On August 16, 2019 the Kpone engineered landfill (in Accra, Ghana) site was in flames and about 300 waste pickers had to be relocated to an abandoned dumpsite nearby. The workers never returned to the Kpone Landfill site because, in 2020, in the midst of the COVID-19 pandemic, and without consultation with waste pickers, the landfill decommissioning was abruptly initiated and no resettlement plan was put in place for the waste pickers. The fire outbreak, the pandemic and the decommissioning of the landfill concretised our fears of loss of picker livelihood. These however, provided further impetus for the development of doorstep waste collection proposal and a cooperative.
The waste pickers were ejected from the landfill site left without safeguards or alternative livelihoods outside the landfill. WIEGO stepped in to support the waste Kpone waste pickers to reimagine an alternative livelihood outside the dumpsite. Community scoping was done to identify gaps in waste collection at the Kpone Coastal Community. The community faced serious challenges with solid waste management.
WIEGO has been running solid waste management (SWM) training workshops with the association since early 2019, to orient the pickers on the global trends and threats to their livelihood. These have emphasized the need for the pickers to think of alternative livelihoods outside the dumpsite considering that the current dumpsite where they work is insecure. It was a hard sell initially to get the pickers to imagine alternative waste picking outside the landfill site where they had built bonds of relationships over decades; the dumpsite was not only a workplace but a community of family and friends. While the training workshops were important learning platform, a more experiential learning approach was required to further deepen the waste pickers understanding of doorstep collection.
As a result, WIEGO supported the waste pickers to undertake two pilot waste collection exercises in February and August 2020. Thirty of the Kpone waste pickers volunteered to be part of the pilot exercises. The pilot waste collections were designed to help the waste pickers gain experience in collective organising, collect data to inform the proposal for doorstep collection, and to figure out if doorstep collection was a service they would like to/be able to provide as a cooperative. The outcomes of the pilot collection were encouraging and insightful. Contrary to waste pickers’ initial apprehension that the collection exercise would draw negative attention to their work as dirty, the local residents and community leaders responded positively by cooperating with waste pickers and showing support by providing free water and drinks to waste pickers on the day of the pilot.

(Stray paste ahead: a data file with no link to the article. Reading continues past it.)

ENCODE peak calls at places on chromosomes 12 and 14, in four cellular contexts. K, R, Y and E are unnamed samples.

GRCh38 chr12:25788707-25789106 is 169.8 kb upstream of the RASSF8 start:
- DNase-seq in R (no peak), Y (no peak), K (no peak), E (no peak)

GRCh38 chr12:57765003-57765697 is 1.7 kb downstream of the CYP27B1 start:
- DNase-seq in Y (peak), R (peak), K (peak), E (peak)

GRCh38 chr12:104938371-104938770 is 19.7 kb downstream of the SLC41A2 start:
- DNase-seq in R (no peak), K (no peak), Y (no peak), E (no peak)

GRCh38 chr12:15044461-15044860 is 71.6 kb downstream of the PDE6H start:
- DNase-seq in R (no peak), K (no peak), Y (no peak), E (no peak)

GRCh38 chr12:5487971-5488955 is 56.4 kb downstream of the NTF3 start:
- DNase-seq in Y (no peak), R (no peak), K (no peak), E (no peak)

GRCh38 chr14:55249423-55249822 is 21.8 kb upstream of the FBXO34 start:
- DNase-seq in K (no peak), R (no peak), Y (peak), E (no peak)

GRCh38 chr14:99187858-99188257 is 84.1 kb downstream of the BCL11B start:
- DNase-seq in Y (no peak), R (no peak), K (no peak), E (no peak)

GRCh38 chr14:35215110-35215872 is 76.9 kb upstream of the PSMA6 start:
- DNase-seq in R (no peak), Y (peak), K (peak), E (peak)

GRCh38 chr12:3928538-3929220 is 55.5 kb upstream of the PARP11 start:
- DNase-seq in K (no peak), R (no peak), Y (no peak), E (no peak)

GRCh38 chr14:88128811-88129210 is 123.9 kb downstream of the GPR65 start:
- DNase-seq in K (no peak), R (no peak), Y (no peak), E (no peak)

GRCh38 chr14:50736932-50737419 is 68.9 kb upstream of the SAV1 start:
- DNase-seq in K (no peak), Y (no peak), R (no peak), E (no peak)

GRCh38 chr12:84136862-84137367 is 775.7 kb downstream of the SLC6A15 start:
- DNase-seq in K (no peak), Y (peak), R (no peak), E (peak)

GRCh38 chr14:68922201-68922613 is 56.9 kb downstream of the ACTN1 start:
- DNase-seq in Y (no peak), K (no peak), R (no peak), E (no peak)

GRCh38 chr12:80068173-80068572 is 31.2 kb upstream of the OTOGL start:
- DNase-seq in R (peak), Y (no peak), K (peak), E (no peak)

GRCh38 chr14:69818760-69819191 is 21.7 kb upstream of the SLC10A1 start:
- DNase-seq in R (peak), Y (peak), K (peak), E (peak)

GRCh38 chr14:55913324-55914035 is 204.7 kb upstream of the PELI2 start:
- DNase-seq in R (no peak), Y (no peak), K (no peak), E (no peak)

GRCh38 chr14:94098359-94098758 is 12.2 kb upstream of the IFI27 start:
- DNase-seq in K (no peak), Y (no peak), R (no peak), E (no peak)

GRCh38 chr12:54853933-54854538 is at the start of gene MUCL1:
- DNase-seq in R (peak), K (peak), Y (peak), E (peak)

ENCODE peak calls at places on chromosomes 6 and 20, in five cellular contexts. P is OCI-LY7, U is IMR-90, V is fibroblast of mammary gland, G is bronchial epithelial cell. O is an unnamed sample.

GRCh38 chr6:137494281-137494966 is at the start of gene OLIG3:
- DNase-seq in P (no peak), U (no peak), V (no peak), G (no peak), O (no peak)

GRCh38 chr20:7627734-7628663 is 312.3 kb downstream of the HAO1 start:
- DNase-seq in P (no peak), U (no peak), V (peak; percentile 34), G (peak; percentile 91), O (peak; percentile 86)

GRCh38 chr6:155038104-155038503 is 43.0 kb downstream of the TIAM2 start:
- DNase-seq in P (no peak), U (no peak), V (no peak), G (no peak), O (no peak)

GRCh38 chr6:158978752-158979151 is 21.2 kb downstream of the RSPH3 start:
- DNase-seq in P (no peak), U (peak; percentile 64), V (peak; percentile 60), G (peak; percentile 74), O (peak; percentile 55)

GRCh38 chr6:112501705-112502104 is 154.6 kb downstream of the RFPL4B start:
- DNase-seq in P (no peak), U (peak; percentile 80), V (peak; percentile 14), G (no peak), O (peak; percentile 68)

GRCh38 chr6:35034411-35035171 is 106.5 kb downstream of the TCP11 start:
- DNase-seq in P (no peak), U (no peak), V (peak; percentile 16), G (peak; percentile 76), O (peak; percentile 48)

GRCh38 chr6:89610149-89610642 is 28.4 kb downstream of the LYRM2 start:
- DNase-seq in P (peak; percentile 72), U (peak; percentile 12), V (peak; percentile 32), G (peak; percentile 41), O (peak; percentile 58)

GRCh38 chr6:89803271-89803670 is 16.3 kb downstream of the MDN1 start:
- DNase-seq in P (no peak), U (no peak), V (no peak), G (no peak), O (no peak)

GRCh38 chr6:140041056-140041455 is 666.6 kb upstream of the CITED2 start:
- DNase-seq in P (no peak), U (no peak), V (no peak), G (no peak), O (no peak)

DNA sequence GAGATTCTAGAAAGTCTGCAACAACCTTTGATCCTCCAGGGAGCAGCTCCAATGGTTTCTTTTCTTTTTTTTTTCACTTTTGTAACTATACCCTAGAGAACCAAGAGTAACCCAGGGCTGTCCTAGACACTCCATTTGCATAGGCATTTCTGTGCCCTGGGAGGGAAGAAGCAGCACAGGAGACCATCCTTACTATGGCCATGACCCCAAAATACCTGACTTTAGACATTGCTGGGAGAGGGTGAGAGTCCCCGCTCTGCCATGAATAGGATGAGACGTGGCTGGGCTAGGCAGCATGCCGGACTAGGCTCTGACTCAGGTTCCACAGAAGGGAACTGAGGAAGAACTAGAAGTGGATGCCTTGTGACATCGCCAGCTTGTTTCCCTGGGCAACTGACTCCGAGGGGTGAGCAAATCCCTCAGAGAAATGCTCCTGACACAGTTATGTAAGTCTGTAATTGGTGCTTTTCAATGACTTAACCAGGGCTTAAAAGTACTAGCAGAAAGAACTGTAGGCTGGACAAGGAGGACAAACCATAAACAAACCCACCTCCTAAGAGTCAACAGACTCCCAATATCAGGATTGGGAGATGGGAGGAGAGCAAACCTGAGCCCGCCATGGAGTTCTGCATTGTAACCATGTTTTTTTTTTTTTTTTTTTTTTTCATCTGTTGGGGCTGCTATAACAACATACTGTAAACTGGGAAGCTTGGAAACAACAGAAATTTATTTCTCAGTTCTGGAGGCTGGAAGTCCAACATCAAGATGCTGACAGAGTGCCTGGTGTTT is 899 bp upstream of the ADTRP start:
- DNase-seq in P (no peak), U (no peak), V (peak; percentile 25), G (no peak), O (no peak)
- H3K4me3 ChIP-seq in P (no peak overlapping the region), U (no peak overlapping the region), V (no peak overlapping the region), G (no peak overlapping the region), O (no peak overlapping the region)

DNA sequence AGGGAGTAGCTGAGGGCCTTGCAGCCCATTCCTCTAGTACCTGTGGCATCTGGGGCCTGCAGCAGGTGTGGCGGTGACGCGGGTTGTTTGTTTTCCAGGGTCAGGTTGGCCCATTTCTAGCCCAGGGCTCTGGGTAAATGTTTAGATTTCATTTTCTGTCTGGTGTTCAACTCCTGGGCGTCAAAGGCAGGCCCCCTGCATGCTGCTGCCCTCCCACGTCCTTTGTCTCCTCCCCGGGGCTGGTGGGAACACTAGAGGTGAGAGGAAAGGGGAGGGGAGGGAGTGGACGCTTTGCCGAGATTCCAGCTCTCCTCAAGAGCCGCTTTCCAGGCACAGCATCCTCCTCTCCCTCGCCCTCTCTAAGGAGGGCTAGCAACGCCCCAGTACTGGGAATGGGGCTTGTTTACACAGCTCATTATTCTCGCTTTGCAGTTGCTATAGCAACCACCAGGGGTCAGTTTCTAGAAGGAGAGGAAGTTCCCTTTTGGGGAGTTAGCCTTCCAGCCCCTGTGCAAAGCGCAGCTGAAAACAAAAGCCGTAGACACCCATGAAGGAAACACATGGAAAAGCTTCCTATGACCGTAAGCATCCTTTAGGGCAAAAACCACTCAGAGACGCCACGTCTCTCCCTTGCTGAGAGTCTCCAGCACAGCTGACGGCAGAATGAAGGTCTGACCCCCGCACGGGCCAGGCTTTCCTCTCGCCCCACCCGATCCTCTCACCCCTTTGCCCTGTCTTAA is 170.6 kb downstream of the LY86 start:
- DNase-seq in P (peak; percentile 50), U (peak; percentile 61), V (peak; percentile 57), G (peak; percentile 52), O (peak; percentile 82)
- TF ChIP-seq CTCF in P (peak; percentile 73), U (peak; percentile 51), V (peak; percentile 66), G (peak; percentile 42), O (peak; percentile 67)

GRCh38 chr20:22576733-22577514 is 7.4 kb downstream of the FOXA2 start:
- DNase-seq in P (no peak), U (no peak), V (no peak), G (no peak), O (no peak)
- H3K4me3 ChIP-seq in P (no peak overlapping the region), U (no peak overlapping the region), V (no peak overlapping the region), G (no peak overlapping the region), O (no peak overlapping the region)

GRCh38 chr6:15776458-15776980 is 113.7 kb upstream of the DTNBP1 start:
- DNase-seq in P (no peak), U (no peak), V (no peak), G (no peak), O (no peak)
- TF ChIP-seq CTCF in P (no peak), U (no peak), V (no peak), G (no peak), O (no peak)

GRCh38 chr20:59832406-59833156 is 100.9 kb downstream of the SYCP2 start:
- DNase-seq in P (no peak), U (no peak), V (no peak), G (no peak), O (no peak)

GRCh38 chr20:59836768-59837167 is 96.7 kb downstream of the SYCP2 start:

The results from the pilot waste collections were used to develop a proposal for doorstep waste collection. The Kpone waste picker association on 15th July 2021 organized stakeholder engagement with community leaders and officials of Kpone Katamanso Municipal Assembly in which the results pilot collection and key highlights of the proposal were shared with them. The waste pickers then made some key demands such as service contract, land and sorting centre to enable them execute the proposal for doorstep collection. This stakeholder engagement was to mark a significant shift in the doorstep collection proposal development. All along the team had been working on the assumption that the Kpone Waste Picker Association would be the umbrella organisation to execute any doorstep waste collection. It was at this engagement that it became obvious that the municipal authority would only grant a waste collection contract when they form a cooperative.
The Accra WIEGO team supporting the waste pickers had no experience in waste-picker based cooperative development. There was also no example of a waste picker cooperative in Ghana that they could learn from. The question that the team had to confront was: how do we co-design a waste picker cooperative that suits Kpone waste pickers and broadly fits in the Ghanaian context. The Accra Focal City team and the waste pickers had to do two things in this regard. First the team and the waste pickers had to learn from the WIEGO’s Global waste team of their experiences in cooperative development, particularly, from the Brazilian and Indian examples. Second, the officials of the Department of Cooperatives had to be engaged to take the team and the waste pickers through the legal regime of cooperative formation in Ghana, the steps the waste pickers have to follow in order to register a cooperative.
The officials of the Department of Cooperative helped the waste pickers to develop their bye-laws and internal regulations and finally the Green Waste Pickers Cooperative Society was officially registered on 15th August 2022 and publicly launched on 2nd September, 2022 at Kpone dumpsite.
The journey has not been smooth riding. Only 10% of about 300 waste pickers at the Kpone dumpsite are official members of the cooperative (i.e. share capital holders). More importantly, the Green Waste Pickers Cooperative Society will require a waste collection contract but there is uncertainty surrounding the willingness of the government to grant this. The leadership of the cooperative will need to negotiate effectively with the municipal authority for a service contract. They will, however, need training in negotiation and effective communication in order to effectively advocate for a waste collection contract.
Regardless of these teething challenges, the Green Waste Picker Cooperative Society Ltd is the first ever waste picker based cooperative in Ghana; made possible through a co-learning process with the waste pickers, WIEGO’s global waste team and the Department of Cooperatives, Ghana.